Executive | Global Management Systems Auditing and Certification Leader

A long standing, SVP, was known as the go-to revenue generator and business problem solver for his international division and its heritage clients. The more his unit’s sales and auditor utility ratings increased, the more critically needed resources were re-directed from his unit to other underperforming ones.  

What was once a winning unit, now was anything but. Revenues, utilization client satisfaction scores and moral were declining. Work errors, scheduling problems, added client travel expenses to make good on frequent work errors, employee turnover and sick leave were all increasing - while corporate was pressing for increasing client fee levels.

Our simple but effective assessment included the SVP, his international team plus a two leadership 360-surveys. Findings revealed a consistent pattern of three core leadership issues needing corrective action. Ineffective management delegation. Low level capacity for emotional intelligence. Poor problem-solving skills training down to his direct reports. 

Once the SVP saw the feedback, owned his issues and saw the opportunity to re-establish his leadership image, improvements came within 3 months. At 5 months, his second 360 revealed restored performance approval ratings, upstream, cross and downstream and across vendors and clients. The SVP won praise from the corporate CEO for his leadership acumen and emotional intelligence. He became a role model showing the value of the company’s commitment to leadership development and succession

Case studies | Leadership Solutions

Rising Star | A Global Leader in Digital Security

A long term, crucially important, software superstar was creating more problems than she was solving. Her reliable product innovation and problem-solving skills drove international product demand. She was a bulldozer. Forcing accelerated release cycles, demanding quality control integrity, while plowing through people.

Her data hoarding and bullying were demolishing work flow across project management, sales, marketing and quality control teams. Her Sr. VP became a fulltime firefighter. Key people threatened to leave. Meanwhile the superstar was pushing for a prestigious promotion she was twice rejected for, threatening to quit if she didn’t get what she wanted. The company could not afford to lose or keep her.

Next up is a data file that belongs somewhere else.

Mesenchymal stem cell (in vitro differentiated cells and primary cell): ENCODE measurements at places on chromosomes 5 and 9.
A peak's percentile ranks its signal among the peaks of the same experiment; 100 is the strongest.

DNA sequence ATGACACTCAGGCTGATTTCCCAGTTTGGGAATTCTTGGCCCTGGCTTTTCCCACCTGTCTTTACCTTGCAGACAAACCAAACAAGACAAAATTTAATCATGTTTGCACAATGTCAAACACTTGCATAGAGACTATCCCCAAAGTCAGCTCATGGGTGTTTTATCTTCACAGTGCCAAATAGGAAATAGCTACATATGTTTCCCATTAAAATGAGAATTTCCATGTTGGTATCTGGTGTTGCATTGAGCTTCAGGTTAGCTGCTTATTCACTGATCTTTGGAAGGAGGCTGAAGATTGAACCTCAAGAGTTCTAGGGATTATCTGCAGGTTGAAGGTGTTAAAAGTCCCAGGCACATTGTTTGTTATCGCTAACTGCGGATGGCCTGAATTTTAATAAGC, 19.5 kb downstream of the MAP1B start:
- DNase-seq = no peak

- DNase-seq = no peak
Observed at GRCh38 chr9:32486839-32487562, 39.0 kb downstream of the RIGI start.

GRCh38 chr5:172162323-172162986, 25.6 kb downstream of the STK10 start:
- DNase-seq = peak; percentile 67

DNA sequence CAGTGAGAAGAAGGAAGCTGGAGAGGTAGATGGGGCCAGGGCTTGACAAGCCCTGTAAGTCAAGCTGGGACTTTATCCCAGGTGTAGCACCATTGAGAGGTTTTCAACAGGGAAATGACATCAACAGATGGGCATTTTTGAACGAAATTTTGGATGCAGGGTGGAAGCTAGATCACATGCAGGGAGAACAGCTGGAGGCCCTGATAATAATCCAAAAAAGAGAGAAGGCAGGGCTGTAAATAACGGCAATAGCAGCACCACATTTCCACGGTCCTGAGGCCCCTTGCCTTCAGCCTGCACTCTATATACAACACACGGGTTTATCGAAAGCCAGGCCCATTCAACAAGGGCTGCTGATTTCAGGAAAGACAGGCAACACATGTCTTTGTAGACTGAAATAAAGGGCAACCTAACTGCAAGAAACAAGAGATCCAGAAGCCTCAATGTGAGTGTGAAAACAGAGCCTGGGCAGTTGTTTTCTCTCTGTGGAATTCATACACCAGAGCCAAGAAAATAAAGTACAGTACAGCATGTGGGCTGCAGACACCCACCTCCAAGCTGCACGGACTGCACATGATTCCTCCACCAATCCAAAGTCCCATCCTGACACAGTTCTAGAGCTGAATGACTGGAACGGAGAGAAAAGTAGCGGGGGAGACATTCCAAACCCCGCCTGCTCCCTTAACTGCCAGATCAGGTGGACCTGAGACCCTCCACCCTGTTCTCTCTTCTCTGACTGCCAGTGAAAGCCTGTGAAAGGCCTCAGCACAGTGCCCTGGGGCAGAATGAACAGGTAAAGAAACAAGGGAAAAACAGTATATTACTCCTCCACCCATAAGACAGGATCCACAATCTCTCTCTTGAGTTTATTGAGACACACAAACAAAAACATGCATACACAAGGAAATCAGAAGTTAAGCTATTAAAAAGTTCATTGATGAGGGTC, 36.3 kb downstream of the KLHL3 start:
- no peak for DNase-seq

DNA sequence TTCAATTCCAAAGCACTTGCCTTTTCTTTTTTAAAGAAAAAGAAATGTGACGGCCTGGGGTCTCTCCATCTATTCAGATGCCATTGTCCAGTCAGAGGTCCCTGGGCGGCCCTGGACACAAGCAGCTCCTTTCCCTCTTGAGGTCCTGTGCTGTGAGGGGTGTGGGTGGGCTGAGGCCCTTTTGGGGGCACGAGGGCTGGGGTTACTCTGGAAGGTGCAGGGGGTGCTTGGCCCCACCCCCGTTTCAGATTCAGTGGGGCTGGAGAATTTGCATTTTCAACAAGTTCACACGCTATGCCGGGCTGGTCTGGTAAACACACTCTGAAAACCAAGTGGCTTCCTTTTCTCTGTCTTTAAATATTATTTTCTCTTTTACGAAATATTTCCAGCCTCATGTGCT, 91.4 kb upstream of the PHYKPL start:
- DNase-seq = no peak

We were brought in to fast-turn the superstar. In 2 months reported problems decreased 60%, at 4 months, problems disappeared completely. Quality control errors stopped. Cross team productivity and engagement rose significantly and, a brilliant engineer became an emotionally intelligent leader. At 6 months, she accepted an invitation to become a prestigious Software Fellow. No one knew how close the superstar was to leaving.

Team | Turning Cross Team Dysfunction into Profitable Production

Organizations have been described as a dog, having a body and a tail. In the case of leading manufacturer that we recently worked with, we found that the tail (or the fulfillment and production departments) had been wagging the body (or the sales force) for years. Instead of the supporting the sales team's efforts it was holding those back.

Our initial cross departmental interviews developed a working hypothesis; the company’s production and fulfillment units were negatively impacting not only sales but also efforts by the collections department to secure on-time contract payments.  

To validate our findings, we assessed 60 key employees and their managers, across sales, accounting, collections, and production departments. We looked at the role clarity, competencies, behaviors, motivators and acumens of all those participating in our customized survey. Our assessments produced an aggregated 3,240 pages of fact based, supporting evidence, for a total 31.4 pounds of paper. Our surveys gave us the data we needed to support our initial hypothesis and then some. 

First, production teams with long standing players in place, were operating across under-performing legacy software systems. Second, they were not incentivized, for fast turned delivery, efficient output or for bringing innovative solutions to an antiquated process. Third, all involved complained about being underutilized and underappreciated for their work efforts were. Fourth, all were in agreement that poor management communication was the reason no one on the floor understood why sudden operating changes were put into place. Fifth and most telling was that growing resentment for existing work conditions on the production floor, were responsible for employees sabotaging contract delivery dates.

Once the executive team understood the hidden issues at play, positive changes took place. Production teams were re-organized and made lean, to drive revenue rather than holding it back. Production team utilization was optimized, enabling a reduced workforce to produce better quality faster. 
Within four months, an improved production teams were increasing pressure and driving sales teams to create more business rather than slowing them down to underperforming standards.

As a direct result within four months, production teams were increasing pressure and driving sales teams to create more business rather than slowing them down to underperforming standards. New business revenue increased by 35%. Collection rates increased 40%. Late deliveries decreased 25% - all in the following two quarters. During the same period, budgets now longer directed to a now 20% dismissed production staff were reallocated, into marketing funds targeted to producing higher quality, more qualified leads back to the sales team.